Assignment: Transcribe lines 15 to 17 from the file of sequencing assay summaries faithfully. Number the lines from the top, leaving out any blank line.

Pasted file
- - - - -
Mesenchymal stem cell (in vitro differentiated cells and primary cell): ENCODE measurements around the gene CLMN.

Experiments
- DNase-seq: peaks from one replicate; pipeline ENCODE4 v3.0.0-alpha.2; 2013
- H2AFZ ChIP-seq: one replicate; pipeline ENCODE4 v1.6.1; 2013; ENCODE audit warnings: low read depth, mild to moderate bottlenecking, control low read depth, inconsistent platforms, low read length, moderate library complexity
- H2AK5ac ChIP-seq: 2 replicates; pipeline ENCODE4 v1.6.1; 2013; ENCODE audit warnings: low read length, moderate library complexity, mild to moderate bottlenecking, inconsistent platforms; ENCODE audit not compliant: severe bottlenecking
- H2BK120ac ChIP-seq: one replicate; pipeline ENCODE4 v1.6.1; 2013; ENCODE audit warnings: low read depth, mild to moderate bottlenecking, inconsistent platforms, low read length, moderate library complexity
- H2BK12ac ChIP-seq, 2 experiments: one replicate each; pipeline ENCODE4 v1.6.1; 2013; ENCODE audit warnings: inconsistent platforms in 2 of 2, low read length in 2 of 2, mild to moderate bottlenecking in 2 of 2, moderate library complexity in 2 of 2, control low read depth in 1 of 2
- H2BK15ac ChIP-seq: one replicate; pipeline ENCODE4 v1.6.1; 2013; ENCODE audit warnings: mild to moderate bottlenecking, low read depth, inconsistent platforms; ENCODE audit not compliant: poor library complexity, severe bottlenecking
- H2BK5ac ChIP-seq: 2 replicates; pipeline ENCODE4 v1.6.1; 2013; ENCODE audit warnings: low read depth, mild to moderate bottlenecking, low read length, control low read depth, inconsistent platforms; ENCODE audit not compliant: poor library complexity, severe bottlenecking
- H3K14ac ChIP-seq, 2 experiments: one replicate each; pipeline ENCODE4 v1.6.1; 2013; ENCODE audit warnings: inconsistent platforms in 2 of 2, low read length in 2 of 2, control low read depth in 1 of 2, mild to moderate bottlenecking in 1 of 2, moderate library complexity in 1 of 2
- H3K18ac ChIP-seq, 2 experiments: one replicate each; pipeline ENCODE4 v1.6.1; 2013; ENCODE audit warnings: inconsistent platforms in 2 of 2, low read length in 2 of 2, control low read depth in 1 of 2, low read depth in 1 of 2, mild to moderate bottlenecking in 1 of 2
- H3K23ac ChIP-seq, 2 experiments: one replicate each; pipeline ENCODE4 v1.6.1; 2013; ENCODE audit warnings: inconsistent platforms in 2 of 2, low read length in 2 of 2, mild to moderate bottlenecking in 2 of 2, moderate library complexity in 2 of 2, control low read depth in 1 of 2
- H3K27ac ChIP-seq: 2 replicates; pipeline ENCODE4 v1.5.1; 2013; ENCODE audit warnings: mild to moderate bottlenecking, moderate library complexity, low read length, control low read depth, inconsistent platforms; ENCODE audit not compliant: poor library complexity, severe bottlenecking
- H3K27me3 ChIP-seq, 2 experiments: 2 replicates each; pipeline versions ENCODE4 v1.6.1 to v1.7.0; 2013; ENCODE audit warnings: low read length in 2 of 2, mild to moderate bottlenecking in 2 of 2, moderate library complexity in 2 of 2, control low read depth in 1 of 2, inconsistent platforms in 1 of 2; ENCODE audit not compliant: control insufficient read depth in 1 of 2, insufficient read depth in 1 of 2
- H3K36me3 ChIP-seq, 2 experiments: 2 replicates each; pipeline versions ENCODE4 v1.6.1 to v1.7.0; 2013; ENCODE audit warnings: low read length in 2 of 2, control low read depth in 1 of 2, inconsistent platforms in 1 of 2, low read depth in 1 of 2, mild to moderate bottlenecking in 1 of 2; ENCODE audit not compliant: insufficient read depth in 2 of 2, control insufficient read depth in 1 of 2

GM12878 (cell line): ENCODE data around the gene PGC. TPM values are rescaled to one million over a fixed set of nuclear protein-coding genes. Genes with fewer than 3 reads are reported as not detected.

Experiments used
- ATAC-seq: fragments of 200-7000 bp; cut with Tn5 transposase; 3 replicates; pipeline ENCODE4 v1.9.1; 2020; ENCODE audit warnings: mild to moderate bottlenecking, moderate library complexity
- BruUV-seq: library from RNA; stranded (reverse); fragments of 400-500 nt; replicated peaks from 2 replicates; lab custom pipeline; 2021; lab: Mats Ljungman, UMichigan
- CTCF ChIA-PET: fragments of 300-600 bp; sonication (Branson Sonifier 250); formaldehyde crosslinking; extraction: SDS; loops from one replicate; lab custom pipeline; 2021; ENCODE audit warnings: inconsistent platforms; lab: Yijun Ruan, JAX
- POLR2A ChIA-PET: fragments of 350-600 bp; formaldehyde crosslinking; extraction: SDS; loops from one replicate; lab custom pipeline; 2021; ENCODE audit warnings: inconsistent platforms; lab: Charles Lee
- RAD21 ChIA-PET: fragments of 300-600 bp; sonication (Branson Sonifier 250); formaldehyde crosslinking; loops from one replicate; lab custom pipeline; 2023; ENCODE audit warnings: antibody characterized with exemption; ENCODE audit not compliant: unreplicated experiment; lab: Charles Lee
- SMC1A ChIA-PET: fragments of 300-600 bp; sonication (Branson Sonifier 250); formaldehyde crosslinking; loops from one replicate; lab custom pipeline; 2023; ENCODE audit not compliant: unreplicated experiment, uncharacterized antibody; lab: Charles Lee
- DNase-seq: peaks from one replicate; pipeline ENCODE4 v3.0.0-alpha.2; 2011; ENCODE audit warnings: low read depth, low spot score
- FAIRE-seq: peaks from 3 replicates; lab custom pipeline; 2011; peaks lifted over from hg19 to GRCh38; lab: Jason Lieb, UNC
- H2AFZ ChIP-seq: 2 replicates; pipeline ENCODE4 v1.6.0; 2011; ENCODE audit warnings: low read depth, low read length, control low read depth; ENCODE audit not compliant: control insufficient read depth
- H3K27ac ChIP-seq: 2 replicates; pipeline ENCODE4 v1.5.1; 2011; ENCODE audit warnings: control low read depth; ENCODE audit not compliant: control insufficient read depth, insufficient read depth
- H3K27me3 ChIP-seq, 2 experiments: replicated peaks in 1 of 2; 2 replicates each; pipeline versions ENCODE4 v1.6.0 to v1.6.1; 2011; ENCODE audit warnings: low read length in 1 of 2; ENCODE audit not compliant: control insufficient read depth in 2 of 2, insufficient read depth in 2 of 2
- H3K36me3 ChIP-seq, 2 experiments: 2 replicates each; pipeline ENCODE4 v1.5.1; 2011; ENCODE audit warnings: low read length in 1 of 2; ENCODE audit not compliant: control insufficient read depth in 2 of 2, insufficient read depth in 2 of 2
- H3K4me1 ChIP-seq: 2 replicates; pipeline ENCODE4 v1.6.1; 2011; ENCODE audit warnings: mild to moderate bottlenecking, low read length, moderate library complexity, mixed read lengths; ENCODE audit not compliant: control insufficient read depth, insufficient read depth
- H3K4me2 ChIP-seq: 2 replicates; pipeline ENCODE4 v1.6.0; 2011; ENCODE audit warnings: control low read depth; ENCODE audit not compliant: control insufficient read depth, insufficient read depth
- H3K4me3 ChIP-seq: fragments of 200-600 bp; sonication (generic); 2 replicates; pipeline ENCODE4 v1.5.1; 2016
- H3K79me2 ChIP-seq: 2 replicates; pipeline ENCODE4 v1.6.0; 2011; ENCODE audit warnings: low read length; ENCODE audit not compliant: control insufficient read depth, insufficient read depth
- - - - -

- H3K36me3 ChIP-seq, 2 experiments: 2 replicates each; pipeline versions ENCODE4 v1.6.1 to v1.7.0; 2013; ENCODE audit warnings: low read length in 2 of 2, control low read depth in 1 of 2, inconsistent platforms in 1 of 2, low read depth in 1 of 2, mild to moderate bottlenecking in 1 of 2; ENCODE audit not compliant: insufficient read depth in 2 of 2, control insufficient read depth in 1 of 2

GM12878 (cell line): ENCODE data around the gene PGC. TPM values are rescaled to one million over a fixed set of nuclear protein-coding genes. Genes with fewer than 3 reads are reported as not detected.

Experiments used